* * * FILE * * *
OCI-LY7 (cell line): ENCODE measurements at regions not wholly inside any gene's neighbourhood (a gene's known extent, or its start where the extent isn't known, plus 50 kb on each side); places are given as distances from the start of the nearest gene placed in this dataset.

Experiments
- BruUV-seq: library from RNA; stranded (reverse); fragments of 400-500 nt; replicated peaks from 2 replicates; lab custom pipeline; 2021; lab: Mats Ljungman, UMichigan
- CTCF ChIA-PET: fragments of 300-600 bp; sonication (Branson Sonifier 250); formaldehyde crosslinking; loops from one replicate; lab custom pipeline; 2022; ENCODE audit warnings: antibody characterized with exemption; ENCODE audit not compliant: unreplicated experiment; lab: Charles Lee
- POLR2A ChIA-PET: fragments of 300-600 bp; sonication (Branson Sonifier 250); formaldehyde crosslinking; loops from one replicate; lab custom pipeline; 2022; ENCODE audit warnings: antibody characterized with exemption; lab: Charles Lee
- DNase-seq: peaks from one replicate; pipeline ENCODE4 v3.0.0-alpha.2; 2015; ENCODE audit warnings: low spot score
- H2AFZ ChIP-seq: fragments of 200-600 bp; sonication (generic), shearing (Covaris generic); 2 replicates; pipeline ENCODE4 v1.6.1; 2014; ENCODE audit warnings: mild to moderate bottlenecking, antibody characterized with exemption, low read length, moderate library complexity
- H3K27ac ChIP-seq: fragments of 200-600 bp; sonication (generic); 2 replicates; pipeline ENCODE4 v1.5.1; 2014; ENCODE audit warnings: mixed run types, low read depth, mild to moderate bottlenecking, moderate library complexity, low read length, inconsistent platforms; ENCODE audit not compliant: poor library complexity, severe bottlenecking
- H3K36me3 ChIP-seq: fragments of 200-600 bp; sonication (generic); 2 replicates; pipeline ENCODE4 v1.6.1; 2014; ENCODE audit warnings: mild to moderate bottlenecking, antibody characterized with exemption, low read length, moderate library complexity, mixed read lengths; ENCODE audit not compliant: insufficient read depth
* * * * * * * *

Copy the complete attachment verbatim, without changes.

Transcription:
OCI-LY7 (cell line): ENCODE measurements at regions not wholly inside any gene's neighbourhood (a gene's known extent, or its start where the extent isn't known, plus 50 kb on each side); places are given as distances from the start of the nearest gene placed in this dataset.

Experiments
- BruUV-seq: library from RNA; stranded (reverse); fragments of 400-500 nt; replicated peaks from 2 replicates; lab custom pipeline; 2021; lab: Mats Ljungman, UMichigan
- CTCF ChIA-PET: fragments of 300-600 bp; sonication (Branson Sonifier 250); formaldehyde crosslinking; loops from one replicate; lab custom pipeline; 2022; ENCODE audit warnings: antibody characterized with exemption; ENCODE audit not compliant: unreplicated experiment; lab: Charles Lee
- POLR2A ChIA-PET: fragments of 300-600 bp; sonication (Branson Sonifier 250); formaldehyde crosslinking; loops from one replicate; lab custom pipeline; 2022; ENCODE audit warnings: antibody characterized with exemption; lab: Charles Lee
- DNase-seq: peaks from one replicate; pipeline ENCODE4 v3.0.0-alpha.2; 2015; ENCODE audit warnings: low spot score
- H2AFZ ChIP-seq: fragments of 200-600 bp; sonication (generic), shearing (Covaris generic); 2 replicates; pipeline ENCODE4 v1.6.1; 2014; ENCODE audit warnings: mild to moderate bottlenecking, antibody characterized with exemption, low read length, moderate library complexity
- H3K27ac ChIP-seq: fragments of 200-600 bp; sonication (generic); 2 replicates; pipeline ENCODE4 v1.5.1; 2014; ENCODE audit warnings: mixed run types, low read depth, mild to moderate bottlenecking, moderate library complexity, low read length, inconsistent platforms; ENCODE audit not compliant: poor library complexity, severe bottlenecking
- H3K36me3 ChIP-seq: fragments of 200-600 bp; sonication (generic); 2 replicates; pipeline ENCODE4 v1.6.1; 2014; ENCODE audit warnings: mild to moderate bottlenecking, antibody characterized with exemption, low read length, moderate library complexity, mixed read lengths; ENCODE audit not compliant: insufficient read depth